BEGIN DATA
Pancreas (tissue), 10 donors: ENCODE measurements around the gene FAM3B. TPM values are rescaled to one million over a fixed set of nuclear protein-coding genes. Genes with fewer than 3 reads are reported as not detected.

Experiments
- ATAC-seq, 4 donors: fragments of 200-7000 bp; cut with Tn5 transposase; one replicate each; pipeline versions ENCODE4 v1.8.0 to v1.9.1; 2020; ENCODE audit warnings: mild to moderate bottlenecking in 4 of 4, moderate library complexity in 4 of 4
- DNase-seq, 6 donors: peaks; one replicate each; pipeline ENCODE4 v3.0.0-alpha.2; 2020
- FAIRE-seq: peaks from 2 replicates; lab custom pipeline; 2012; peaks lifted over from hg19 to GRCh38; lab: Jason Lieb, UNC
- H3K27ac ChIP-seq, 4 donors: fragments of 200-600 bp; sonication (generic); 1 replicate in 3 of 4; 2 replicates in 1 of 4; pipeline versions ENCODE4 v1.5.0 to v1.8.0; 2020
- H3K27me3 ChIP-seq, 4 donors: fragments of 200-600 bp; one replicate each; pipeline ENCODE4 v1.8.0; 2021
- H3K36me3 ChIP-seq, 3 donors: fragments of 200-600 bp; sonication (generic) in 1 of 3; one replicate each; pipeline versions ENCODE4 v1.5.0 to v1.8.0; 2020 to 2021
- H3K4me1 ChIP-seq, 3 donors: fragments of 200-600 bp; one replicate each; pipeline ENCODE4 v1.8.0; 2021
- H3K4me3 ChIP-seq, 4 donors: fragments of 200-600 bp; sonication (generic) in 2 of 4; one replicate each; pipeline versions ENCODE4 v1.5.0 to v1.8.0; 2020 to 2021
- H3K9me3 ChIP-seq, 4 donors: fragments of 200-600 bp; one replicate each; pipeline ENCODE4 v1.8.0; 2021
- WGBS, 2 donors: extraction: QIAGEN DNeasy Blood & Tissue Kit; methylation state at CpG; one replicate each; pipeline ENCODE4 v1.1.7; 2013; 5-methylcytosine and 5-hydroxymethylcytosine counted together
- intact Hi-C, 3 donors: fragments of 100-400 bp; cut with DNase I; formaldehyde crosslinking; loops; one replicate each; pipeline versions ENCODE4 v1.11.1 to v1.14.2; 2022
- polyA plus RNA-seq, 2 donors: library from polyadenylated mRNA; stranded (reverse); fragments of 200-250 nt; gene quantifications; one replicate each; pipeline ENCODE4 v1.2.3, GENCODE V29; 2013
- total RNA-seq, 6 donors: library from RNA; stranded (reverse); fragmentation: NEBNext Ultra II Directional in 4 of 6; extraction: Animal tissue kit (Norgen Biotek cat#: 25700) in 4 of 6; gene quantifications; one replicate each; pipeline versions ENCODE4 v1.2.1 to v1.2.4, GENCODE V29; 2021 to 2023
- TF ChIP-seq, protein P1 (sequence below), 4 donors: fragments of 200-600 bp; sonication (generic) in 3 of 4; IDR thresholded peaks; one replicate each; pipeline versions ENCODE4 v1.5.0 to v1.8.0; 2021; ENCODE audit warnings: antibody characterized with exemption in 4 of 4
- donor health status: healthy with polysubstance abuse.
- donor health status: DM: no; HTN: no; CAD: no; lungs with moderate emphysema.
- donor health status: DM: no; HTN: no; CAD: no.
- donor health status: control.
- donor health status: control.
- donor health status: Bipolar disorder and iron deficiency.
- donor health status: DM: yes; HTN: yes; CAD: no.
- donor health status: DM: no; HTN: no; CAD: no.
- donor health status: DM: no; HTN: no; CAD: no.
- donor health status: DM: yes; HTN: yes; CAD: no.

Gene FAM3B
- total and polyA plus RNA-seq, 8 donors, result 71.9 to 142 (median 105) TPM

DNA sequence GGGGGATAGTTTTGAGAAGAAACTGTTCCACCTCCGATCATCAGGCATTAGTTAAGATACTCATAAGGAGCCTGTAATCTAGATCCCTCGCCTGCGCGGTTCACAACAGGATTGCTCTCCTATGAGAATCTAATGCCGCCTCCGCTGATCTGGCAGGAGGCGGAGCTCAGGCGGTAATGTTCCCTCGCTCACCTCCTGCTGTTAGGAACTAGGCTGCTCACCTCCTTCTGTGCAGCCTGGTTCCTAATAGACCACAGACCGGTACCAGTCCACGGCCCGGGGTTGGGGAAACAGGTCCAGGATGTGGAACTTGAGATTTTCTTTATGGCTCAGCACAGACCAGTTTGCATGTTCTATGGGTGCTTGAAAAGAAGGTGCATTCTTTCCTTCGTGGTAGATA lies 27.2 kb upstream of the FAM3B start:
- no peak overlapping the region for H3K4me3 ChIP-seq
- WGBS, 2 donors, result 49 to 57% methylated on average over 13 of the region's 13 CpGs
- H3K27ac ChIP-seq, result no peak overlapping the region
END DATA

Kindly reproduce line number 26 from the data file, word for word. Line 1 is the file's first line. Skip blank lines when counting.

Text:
- donor health status: DM: yes; HTN: yes; CAD: no.